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Location & Connections


Visiting Fellows 2011-2012



András Déak, Central European University

“Russia and the Global Gas and Oil Price Setting”
Fellowship period: January 15 – March 15, 2012

András Deák is a research director at the Center for EU Enlargement  Studies at Central European University. He received his Diploma (MA, 1997) and his Doctorate (PhD, 2003) in international relations, both from the University of Economic Sciences in Hungary. From 1998 onwards, he was a researcher in charge of post-Soviet affairs at the Teleki Laszló Institiute in Budapest. Between 2007 and 2009, he worked as executive director at the Hungarian Institute of International Affairs. Deák has held several seminars on contemporary Russian politics and international energy policy at the Budapest Corvinus University. Deák has published widely on Russian and post-Soviet energy policy, and the energy industry over the past 10 years.

Abstract of current research: Energy and State in Russia - the Institutionalization of the Hydrocarbon Sector in the Russian Political System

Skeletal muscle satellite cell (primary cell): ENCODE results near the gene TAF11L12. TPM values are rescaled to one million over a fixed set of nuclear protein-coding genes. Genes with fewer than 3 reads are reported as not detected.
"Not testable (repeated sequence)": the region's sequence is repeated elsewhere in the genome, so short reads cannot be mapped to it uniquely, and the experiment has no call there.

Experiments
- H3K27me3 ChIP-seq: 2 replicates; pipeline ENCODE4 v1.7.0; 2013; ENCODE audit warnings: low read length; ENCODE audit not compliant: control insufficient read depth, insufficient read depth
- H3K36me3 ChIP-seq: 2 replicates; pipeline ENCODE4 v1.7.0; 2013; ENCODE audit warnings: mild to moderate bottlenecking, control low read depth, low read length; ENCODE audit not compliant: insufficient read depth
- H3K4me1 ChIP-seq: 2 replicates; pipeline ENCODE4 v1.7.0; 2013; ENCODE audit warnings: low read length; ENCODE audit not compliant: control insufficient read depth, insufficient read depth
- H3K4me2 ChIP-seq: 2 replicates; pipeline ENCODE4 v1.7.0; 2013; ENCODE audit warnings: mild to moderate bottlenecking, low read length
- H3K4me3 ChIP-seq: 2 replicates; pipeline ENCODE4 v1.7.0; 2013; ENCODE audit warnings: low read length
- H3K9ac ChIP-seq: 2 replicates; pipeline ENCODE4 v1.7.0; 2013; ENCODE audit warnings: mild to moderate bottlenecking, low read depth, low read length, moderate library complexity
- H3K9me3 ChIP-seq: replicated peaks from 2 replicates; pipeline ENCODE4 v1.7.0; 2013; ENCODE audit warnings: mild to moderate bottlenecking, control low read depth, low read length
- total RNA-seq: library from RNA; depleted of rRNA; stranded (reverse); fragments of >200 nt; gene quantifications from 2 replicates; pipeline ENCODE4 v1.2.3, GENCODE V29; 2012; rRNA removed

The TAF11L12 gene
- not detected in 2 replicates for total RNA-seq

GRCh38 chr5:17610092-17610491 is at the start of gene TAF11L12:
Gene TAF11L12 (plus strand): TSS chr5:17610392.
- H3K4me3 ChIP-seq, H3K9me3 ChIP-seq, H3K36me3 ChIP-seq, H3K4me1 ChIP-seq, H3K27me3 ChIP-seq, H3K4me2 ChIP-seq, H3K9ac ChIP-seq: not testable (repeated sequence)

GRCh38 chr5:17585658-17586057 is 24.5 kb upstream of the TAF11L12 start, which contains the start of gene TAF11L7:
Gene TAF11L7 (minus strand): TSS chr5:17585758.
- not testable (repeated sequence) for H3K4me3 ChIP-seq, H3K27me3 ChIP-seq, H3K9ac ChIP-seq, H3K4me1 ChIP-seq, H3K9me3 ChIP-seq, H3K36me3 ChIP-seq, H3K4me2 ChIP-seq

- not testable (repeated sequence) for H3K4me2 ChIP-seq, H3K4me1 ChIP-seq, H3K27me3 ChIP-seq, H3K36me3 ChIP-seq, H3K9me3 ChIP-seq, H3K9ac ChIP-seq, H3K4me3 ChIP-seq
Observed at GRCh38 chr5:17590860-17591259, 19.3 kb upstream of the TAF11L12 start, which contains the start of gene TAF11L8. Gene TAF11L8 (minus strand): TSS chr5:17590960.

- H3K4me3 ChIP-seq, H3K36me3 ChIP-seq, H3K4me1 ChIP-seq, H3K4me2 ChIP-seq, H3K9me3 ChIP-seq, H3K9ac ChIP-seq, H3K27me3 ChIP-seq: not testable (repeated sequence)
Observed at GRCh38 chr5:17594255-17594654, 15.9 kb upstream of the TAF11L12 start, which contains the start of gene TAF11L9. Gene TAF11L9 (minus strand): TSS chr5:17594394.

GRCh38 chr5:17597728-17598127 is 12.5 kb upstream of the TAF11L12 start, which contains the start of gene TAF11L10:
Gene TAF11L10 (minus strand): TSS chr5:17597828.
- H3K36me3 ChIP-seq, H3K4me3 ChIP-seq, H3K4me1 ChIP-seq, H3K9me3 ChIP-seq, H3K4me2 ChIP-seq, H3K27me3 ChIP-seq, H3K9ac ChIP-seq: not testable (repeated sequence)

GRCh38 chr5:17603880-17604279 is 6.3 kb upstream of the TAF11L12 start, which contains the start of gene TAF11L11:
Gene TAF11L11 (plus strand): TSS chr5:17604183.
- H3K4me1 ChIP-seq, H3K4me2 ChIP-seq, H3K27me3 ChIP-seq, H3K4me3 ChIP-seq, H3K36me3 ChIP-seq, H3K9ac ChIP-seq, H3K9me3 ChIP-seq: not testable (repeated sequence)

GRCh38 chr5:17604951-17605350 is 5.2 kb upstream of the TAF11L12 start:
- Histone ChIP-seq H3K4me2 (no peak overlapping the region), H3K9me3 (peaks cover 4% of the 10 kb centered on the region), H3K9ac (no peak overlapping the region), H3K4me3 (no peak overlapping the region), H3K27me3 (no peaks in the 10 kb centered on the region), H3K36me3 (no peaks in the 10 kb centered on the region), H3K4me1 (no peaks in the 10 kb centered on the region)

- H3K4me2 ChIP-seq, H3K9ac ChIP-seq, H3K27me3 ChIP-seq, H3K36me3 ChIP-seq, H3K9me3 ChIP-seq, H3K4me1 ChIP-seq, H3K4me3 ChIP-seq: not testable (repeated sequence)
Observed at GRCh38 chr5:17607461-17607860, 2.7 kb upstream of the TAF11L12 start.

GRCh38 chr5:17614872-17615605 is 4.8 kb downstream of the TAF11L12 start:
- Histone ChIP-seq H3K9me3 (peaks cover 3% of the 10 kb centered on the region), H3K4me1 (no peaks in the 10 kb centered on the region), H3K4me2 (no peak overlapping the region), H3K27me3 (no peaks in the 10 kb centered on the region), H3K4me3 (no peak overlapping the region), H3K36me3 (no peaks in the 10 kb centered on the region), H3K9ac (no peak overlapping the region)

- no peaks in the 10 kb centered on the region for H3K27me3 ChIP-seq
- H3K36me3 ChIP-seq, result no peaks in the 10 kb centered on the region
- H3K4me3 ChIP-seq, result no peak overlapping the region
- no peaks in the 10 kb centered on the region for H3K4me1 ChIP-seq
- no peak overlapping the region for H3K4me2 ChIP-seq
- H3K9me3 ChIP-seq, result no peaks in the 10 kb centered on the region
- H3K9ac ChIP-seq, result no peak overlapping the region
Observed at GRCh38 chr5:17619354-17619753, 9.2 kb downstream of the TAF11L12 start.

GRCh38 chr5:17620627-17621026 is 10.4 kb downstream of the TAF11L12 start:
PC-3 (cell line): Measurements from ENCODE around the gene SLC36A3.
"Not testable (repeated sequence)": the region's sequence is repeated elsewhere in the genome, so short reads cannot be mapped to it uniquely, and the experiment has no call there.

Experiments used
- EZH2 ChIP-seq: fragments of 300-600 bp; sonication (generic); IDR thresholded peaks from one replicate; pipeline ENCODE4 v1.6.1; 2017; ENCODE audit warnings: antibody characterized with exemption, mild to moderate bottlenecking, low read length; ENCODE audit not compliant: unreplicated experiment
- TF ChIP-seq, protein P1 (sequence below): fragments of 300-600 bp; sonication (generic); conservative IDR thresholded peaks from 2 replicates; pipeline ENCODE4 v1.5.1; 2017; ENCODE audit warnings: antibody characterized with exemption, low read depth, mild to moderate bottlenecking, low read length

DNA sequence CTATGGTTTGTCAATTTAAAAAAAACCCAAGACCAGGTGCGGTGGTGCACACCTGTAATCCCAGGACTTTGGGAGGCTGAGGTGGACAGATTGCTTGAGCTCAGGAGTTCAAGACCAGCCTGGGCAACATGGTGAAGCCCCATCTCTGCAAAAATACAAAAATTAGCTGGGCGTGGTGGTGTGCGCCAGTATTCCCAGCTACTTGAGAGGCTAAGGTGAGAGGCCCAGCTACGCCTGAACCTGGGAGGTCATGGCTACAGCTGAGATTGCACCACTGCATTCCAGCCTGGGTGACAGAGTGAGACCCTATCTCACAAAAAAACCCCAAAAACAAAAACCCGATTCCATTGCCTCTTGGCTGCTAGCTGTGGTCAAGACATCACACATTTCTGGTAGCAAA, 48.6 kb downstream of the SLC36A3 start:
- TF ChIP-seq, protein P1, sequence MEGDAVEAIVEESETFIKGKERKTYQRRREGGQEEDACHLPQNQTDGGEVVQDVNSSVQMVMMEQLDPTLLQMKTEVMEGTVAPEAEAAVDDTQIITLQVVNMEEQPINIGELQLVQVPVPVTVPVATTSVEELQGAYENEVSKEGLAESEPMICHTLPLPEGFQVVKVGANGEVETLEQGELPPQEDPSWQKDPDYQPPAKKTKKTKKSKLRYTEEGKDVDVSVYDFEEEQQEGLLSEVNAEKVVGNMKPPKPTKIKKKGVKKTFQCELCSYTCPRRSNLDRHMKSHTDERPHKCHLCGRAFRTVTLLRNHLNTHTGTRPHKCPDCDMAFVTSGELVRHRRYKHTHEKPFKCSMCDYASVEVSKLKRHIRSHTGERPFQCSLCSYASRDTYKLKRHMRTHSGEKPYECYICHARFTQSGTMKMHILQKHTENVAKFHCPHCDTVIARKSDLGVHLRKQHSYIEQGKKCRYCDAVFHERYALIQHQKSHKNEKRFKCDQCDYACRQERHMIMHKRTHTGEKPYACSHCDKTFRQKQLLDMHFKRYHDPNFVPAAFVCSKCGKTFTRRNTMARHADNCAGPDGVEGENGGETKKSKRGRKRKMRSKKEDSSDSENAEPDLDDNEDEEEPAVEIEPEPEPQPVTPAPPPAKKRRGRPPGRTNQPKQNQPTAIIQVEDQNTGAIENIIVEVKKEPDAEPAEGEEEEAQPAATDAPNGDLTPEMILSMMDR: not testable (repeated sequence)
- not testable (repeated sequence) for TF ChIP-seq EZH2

Over the last 50 years, exports of hydrocarbons have moved from a marginal source of Soviet hard currency revenue to the single most important source of Russian welfare and stability. Much of this change has occurred within the last 20 years, in parallel with a major transformation of Russian political order and institutions. The aim of my current research is to explore the interrelation of these two processes. The research has four major dimensions: (1) the macro-economic and social aspects of the increased reliance on energy exports, (2) sectoral governance, ownership, control and the unfolding institutional background, (3) the role of energy in domestic politics, rentier politics in Russia, and (4) the international and foreign policy implications of the increased role in global energy.

During my two-month fellowship, I plan to focus on the particular issue of Russia’s potential to influence global price dynamics. From a purely statistical perspective, Russia could play a major role in global price setting, particularly in the oil market. Nevertheless, an internalization of external price dynamics assumes a major reshaping of Russia’s energy policy in most of the above-mentioned dimensions. The aim of my paper is to conceptualize and examine these problems. In so doing, I would like to answer two questions: (1) why has Russia not attempted to play a more active role in global price setting? and (2) what is its potential and what are the domestic policy costs and benefits of a new price shaping strategy?

Email: deaka [at]
Personal website:

Academic host at the Aleksanteri Institute: Veli-Pekka Tynkkynen